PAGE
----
No doubt she genuinely pitied him, though the injured are, for primitive reasons, unattractive and even ludicrous. In a spiritually confused age, however, a man who could feel as he did might claim a certain distinction. He was beginning to see that his particular brand of short-sightedness, lack of realism, and apparent ingenuousness conferred a high status on him. For Ramona it evidently surrounded him with glamour. And provided that he remain macho she would listen with glistening eyes, with more sympathy, and more, and more. She transformed his miseries into sexual excitement and, to give credit where it was due, turned his grief in a useful direction. Cannot agree with Hobbes that where there is no overawing power men have no pleasure (voluptas) in keeping company but instead (molestia) a great deal of grief. There is always an overawing power, namely, one's terror. To set aside these theoretical considerations, however, when he was done, having drunk four or five glasses of Armagnac from the Venetian decanter, far above the Puerto Rican disorders of the street, it would be Ramona's turn. You treat me right, I treat you right.

  He continued shaving, like a blind man, by touch and by sound, the sound of bristle and blade.

  Ramona was highly experienced at entertaining gentlemen. The shrimp, wine, flowers, lights, perfumes, the rituals of undressing, the Egyptian music whining and clanging, bespoke practice, and he regretted that she'd had to live this way, but it flattered him, also. Ramona was astonished that any woman should find fault with Moses. He told her that he was often a flat failure with Madeleine. It might be the release of his angry feeling against Mady that improved his performance. At this Ramona looked severe.

  "I don't know-it might be me comh you considered that?" she said. "Poor Moses-unless you're having a bad time with a woman you can't believe you're being serious."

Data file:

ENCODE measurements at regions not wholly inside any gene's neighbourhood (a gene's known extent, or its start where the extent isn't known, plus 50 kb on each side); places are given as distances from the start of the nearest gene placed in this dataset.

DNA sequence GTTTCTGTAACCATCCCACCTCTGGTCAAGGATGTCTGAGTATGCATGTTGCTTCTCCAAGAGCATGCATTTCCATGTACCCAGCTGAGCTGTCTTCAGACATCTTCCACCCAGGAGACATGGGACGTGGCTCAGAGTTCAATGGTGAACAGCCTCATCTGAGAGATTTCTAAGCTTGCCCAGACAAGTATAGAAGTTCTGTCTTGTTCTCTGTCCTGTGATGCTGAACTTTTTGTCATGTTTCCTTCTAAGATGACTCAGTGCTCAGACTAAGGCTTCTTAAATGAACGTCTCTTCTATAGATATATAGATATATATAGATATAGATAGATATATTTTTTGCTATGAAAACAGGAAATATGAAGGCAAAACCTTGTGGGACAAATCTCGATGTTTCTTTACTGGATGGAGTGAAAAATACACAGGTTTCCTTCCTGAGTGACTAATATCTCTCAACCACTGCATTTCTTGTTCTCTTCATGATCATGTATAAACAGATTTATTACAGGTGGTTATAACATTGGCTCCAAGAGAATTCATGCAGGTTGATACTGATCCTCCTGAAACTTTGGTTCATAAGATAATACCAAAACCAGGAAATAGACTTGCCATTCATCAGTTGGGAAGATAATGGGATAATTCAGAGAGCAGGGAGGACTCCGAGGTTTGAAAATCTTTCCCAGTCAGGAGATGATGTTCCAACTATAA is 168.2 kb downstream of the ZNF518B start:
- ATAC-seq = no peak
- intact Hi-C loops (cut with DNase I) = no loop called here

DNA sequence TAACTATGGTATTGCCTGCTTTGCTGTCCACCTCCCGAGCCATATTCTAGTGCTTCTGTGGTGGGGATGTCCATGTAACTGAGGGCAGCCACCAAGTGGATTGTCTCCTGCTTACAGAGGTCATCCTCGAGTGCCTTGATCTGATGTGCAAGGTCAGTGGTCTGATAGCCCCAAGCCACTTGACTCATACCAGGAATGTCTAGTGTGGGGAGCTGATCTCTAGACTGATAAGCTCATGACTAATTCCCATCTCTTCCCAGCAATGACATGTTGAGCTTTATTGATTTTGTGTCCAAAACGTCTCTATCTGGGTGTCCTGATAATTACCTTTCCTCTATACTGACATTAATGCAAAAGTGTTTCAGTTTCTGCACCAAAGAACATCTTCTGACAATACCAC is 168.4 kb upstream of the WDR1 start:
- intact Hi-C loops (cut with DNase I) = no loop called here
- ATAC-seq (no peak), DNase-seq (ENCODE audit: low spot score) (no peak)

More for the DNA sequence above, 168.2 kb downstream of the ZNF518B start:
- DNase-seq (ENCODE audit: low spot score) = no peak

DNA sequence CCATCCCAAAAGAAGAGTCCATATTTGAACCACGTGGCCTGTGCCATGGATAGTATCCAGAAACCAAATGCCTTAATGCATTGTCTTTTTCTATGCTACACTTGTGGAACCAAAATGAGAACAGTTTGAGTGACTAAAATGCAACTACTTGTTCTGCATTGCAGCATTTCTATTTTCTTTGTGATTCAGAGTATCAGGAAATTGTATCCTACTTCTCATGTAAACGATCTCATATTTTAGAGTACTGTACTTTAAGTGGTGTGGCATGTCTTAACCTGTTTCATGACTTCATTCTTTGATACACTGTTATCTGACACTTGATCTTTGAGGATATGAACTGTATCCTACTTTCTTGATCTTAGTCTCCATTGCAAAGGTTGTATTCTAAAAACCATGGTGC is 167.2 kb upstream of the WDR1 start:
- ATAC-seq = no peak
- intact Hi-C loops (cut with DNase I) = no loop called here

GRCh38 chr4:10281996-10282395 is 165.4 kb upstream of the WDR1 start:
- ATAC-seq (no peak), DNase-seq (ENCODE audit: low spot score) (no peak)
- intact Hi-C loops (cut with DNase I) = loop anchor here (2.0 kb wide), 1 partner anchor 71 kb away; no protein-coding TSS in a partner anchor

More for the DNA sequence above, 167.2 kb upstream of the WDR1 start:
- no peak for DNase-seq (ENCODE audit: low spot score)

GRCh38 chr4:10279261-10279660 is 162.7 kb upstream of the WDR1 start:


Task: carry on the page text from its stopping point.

Moses rinsed his face with pleasant witch hazel, a brimming handful, and blew upon his cheeks from the corners of his mouth. He tuned in Polish dance music on the small transistor radio on the glass shelf over the sink, and powdered his feet.

  Then he gave in for a while to the impulse to dance and leap on the soiled tiles, some of which came free from the grout and had to be kicked under the tub. It was one of his oddities in solitude to break out in song and dance, to do queer things out of keeping with his customary earnestness. He danced out the number until the Polish commercial-"Ochyne-pynch-ochyne, Pynch Avenue, Flushing." He mimicked the announcer in the ivory yellow gloom of the tile bathroom-the water closet, as he anachronistically called it.

  He was ready to go for another polka when he discovered, breathing hard, that the sweat was rolling down his sides, and that another dance would make a shower necessary. He didn't have the time or patience for that.

  He couldn't bear the thought of drying himself-one of those killing chores he had always hated.

  He put on clean drawers, socks. In stocking feet he trod the toes of his shoes to bring out a dull shine. Ramona did not like his taste in shoes.

  Before the window of the Bally shop on Madison Avenue she pointed at a pair of ankle-high Spanish boots and said, "That's what you need-those vicious-looking black things." Smiling, she looked upward so that he was confronted by the brightness of her eyes. She had marvelous, slightly curved white teeth. Her lips would part and close over these significant teeth, and she had a short, curved, French nose, small and fine; hazel eyes; thick vivid black hair. The weight of her face was mainly in the lower part. A slight defect, in Herzog's view. Nothing serious.

  "You want me to dress up like a flamenco dancer?" said Herzog.

  "You ought to use a little imagination about clothes-encourage certain aspects of your character."